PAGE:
Of course, I could be wrong. Give me a penny and I will sing another tune. The truth is that I am only bitter. After 12 years of offering to tutor the rich on their morals, I have yet to bag a single client. It pisses me off that some people I could name get $5,000 to $10,000 a day for doing it, and they know Jack Squat about Dante, Beckett, Frost, Shakespeare, Chaucer. As with coinage, the counterfeits have driven out the pure gold. Like this post. Pure gold, and what do I get for it? Passers hurrying bye with eyes averted as if I were the one who is insane. How do you think I got so crazy? Conference after conference. It would make you crazy too. If my being naked, Buddy, offends you, buy me some clothes. I would take a shower if I could afford the shelter. You think you are better than me?
Audrey (heir, as faithful readers well know, to an ownership interest in the global commonwealth), is on the floor, in the faded blue denim jeans, no longer rolled up since she has been growing, and her Audrey T-Shirt, with her name emblazoned over the Globe. Under it is the family motto, "Own Rule Save." Tutor, formerly Senior Dungeon Master to the Stars in Wealth Bondage, now Morals Tutor, to the World's Wealthiest Child, lounges on her bed, lanky legs extended in his black priest pants, his hairy arms protruding from his short sleeved, untucked shirt, something he got in a thrift shop, in a bold Hawaiian pattern, several sizes too large. He's reading Boethius, The Consolations of Philosophy. Audrey intent like a little maniac is making some crazy gestures with her fingers instructing Rex, who sits with with one ear cocked, quizzically, as if the concepts were just beyond his ken. "Audrey, what are you doing?," asks Tutor. "Teaching Rex about the five capitals." "What five capitals?" Audrey raises her fist with thumb up. "Audrey, who taught you this?" "Master Jack was teaching Momma." (Master Jack is Momma's most trusted advisor, with cultural fluency in both wealth and wisdom.) "OK, so what is the thumb?," asks Tutor. "Financial Capital!" "Right, like the five little piggies," says Tutor, "that big strong one went to market. What is the second one; did it get roast beef?" No, Silly, this one is my Intellectual Capital!" "Right, so what about the next one?" Audrey flips him the bird. "Did Master Jack do that? Show me how he did it." Audrey holds her hand out flat, turned toward him and merely waggles the middle finger, in a way that is not in the least suggestive. "This is my Social Capital." "Right, be careful not to stick it straight up. No, don't do it again. And the next one?" "I can't remember." "Maybe," Tutor probes, Physical Capital?" "I can't remember." "Ok, so what is the little finger?" "Spirituality!" shouts Audrey, turning her hand so the little finger is uppermost and wiggling furiously. "Master Jack says, 'We must keep our Spirituality uppermost as we plan our 100 year Dynasty! The thumb supports all the others!'" "Right," says Tutor, "and the Holy Spirit cried, 'wee, wee, wee, all the way home.....'" Audrey flips her hand up and down, wiggling and waggling; now Holy Spirit up, now Financial Capital. Then the other way around. Rex barks.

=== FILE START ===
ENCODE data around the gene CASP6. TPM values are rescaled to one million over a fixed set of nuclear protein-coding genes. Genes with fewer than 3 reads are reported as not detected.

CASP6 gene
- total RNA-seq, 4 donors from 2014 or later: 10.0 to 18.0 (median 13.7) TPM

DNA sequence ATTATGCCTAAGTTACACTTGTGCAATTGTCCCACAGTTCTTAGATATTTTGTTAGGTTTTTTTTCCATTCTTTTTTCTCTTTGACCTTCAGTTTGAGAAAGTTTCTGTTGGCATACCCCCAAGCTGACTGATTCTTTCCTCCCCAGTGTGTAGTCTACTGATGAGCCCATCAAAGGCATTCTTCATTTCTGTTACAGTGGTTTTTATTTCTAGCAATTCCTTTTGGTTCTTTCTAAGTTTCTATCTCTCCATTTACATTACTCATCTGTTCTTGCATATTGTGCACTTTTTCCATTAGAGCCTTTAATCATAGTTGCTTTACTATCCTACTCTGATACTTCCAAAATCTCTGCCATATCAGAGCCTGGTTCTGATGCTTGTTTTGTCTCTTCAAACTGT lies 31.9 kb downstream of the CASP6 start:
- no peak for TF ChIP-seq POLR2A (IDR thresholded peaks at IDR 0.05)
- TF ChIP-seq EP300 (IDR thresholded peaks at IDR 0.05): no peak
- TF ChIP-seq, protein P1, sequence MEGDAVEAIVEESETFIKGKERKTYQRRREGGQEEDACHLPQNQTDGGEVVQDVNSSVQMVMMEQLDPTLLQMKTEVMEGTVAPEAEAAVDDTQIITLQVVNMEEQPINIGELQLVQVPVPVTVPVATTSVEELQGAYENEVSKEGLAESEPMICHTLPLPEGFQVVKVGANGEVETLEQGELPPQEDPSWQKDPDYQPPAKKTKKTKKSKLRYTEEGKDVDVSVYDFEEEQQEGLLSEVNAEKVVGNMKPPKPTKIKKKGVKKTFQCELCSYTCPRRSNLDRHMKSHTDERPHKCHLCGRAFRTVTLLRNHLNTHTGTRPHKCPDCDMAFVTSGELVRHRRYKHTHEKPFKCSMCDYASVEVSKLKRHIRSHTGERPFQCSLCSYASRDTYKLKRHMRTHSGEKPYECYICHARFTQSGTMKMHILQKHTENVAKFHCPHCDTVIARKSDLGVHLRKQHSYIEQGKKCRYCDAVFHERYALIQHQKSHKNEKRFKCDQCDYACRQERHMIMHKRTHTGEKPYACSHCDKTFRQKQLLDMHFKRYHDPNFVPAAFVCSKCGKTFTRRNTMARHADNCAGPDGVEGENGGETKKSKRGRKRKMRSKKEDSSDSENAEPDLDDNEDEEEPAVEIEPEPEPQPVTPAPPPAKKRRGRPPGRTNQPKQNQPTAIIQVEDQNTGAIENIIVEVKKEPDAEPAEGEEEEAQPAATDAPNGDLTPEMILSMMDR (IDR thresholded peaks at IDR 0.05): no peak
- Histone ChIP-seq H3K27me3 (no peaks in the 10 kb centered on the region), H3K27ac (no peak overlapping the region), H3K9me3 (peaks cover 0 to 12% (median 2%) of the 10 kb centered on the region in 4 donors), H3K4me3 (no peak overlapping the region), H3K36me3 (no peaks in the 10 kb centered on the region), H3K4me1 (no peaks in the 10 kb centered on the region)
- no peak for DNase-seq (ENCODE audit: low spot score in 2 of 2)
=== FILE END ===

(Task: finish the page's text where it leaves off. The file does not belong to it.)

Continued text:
"Sweetie," says Tutor, "stop!" "Don't ever call me Sweetie!," Audrey admonishes him. "You know you can't. I will not allow it!" Audrey stands haughtily, arms akimbo, every inch a Queen to Be. (Not a Princess.) "I am sorry, kid. Now, where was Master Jack's other hand? Was it in his shirt like Napoleon, or what?" "I think it was behind his back." "OK, kid, stop, let me show you how it really is." Tutor stands up, and holds his right hand out relaxed and flat, by his side, extended. "This hand is the Holy Spirit. She lives in Eternity outside of time." He then extends the other hand out long by his side, fingers flat and together, palm forward. "This other hand is all living things, in the Temporal Realm, from greatest" (he wiggles his thumb) "to the least" (he wiggles his little finger). "The right hand is the Sacred; as she gives life and grace to us, so we give love and gifts to one another. We love one another as God loves us. We give to one another as God gives to us." Tutor places his two hands together in a steeple of prayer. "So Sacred and Profane, Flesh and Spirit, are warring opposites and yet one." He brings fingers together, interlaced, closing in the gesture of reverence, as if praying for his own redemption, a sinner, head bowed. Audrey has been mirroring his gestures, like an athlete of the spirit and flesh in training. But her animal energy is so high. Her mind is wandering. "Audrey, what else did Master Jack teach Momma?" Audrey is reaching for the figure eight rope chew toy. "He said we are on a Journey!" Audrey has now got Rex, his jaws clamped on the other end of the chew toy, and is beginning to torque her tightly muscled frame like an Olympian throwing the hammer. "Own!," Audrey intones, as Rex lifts off the floor, making a 360 degree circuit, paws outstretched. "Rule!" Audrey intones, as Rex, terrified, makes a second, faster circuit.